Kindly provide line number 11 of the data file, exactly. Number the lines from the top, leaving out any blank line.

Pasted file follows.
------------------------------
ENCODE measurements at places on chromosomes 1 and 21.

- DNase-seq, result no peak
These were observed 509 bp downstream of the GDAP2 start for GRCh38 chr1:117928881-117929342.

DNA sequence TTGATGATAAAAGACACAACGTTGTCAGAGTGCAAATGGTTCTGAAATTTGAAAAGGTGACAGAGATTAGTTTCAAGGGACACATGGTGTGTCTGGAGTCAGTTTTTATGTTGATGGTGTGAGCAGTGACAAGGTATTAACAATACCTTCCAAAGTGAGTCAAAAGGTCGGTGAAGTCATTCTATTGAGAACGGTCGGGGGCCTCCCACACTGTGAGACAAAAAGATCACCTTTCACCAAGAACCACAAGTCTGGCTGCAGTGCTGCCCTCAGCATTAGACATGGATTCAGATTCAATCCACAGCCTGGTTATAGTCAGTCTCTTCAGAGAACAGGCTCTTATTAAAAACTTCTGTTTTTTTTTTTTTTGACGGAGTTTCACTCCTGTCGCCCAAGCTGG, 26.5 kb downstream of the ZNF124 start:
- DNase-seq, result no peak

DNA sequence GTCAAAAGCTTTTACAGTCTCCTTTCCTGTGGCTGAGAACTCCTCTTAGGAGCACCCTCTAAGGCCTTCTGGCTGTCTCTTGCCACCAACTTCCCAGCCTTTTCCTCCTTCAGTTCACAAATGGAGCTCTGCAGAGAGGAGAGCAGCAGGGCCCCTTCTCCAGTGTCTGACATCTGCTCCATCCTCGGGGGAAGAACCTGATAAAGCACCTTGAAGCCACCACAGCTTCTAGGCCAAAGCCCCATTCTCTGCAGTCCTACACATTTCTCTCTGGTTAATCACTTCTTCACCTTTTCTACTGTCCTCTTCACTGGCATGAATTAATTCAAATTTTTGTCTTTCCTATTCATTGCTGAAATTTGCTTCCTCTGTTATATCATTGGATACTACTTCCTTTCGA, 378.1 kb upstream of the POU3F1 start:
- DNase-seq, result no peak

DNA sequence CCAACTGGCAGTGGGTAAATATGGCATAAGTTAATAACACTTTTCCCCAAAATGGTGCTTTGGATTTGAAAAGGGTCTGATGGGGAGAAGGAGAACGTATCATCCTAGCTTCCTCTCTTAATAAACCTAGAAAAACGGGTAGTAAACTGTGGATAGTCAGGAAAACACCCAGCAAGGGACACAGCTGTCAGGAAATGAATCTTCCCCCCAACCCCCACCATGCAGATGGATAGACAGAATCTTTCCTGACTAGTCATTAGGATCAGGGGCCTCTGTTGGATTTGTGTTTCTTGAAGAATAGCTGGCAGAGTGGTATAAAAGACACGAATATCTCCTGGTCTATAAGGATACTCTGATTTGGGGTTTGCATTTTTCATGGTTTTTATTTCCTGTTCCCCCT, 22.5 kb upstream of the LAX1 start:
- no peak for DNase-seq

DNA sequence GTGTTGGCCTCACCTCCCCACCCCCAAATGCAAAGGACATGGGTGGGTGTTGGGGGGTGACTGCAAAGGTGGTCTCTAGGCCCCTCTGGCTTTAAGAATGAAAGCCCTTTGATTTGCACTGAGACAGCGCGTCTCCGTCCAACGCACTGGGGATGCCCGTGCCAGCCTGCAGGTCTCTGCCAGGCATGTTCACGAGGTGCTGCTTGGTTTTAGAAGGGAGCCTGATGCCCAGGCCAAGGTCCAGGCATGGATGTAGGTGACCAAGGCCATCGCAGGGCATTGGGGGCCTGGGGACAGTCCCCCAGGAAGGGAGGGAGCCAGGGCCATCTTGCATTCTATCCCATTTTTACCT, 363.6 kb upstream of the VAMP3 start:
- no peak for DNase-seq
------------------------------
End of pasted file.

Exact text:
- no peak for DNase-seq